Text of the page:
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Philosophical Needs in Physics


Great scientists from the past have left us with the most intriguing questions about the origins of the universe (Zinkernagel, 2011). In modern times, we teach in science courses the most outstanding theories such as quantum mechanics, relativity, and electromagnetism. These theories have successfully explained relevant aspects about the nature of light and the four fundamental forces of the universe: the strong force, the weak force, the electromagnetic field, and gravity. Modern science and engineering advancements that drive the course of human technology and way of living are based on the discoveries of these theories (Genovese, 2005). Although science works to improve and facilitate human life, it still has a certain number of fundamental questions that remain unanswered such as the origin of matter, gravity, time, the Big Bang, and dark matter (Carroll, 2012; Worsley, 2012; Pankaj, 2009; Baez 2006; Brooks 2005; Rynasiewicz, 2004; Callender, 2004; Markosian, 2002; Jammer, 2002; Dowden, 2001; Ferrarese, 2000). Modern theoreticians and philosophers continue to explore new ideas attempting to develop theories that can be corroborated experimentally (Zinkernagel, 2011). One remarkable aspect about new discoveries is that there has been very little advance in theoretical physics since the time in which past scientists such as Lorentz, Bohr, Einstein, Planck, Heisenberg, Maxwell, Dirac, Boltzmann and many others put forth their revolutionary ideas. Fundamental theories are continuously a subject of academic debates and research, daily bread of scientists and philosophers hungry for knowledge of truth. Some trends in modern physics tend to seek help for new ideas from philosophy (Zinkernagel, 2011; Chimisso, 2008; Freire, 2006; d’Agostino, 2003; Richardson, 2003, Schummer, 2003; Butterfield, 2002; Folse, 1995; Dürr, 1995; Honner, 1982).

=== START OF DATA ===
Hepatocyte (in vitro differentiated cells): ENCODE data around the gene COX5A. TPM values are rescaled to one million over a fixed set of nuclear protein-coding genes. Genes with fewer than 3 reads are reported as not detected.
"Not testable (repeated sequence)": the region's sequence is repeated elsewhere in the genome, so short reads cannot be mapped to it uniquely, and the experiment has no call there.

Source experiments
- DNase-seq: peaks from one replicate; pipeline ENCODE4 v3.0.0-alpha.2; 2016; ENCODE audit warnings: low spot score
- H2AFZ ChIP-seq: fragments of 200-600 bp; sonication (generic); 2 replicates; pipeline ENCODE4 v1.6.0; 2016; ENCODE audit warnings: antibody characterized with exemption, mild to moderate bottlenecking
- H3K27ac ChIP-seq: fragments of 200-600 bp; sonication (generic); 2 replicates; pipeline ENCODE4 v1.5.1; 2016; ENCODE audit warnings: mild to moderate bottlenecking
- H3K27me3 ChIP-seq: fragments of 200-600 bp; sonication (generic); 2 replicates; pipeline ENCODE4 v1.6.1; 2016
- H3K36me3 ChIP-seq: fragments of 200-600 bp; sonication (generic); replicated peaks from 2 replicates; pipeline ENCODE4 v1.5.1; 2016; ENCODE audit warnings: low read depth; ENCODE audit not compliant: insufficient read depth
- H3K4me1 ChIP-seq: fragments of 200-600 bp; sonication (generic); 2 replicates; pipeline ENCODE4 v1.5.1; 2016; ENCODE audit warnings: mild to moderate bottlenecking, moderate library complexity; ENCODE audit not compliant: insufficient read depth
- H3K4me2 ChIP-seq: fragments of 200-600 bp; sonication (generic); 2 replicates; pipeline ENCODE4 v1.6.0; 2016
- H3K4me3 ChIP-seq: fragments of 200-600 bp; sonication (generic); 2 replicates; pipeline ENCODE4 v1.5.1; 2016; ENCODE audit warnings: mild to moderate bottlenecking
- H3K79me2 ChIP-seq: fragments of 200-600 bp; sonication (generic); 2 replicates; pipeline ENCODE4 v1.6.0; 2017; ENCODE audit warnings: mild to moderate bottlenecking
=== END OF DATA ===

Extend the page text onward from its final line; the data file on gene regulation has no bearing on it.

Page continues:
Any modern scientist who has been deeply searching for answers to fundamental questions may soon have discovered that many theories have been squeezed to the extremes in attempts to provide clearer understanding to fundamental questions, sometimes encountering areas of contradictory “nonsense”. Successful quantum mechanics theories have given understanding into the duality of the nature of light by considering photons as sub-atomic units with properties of both particles and waves. In physics, the rule dictates that nothing is supposed to move faster than the speed of light. Quantum also has extended the classical Newton equations of motion to explain the behavior of atomic and sub-atomic particles in general (Levine, 1991). For example, in the Copenhagen Interpretation, first given by Niels Bohr who is considered one of the fathers of quantum physics, objects have two kinds of observables: some that can be observed simultaneously, and some that cannot (Wolf, 1988). The concept is extended by the Dirac’s equation which sustains that all particles of matter move at the speed of light through jagged patters that produce the illusion that matter moves slower than the speed of light (Wolf, 1988).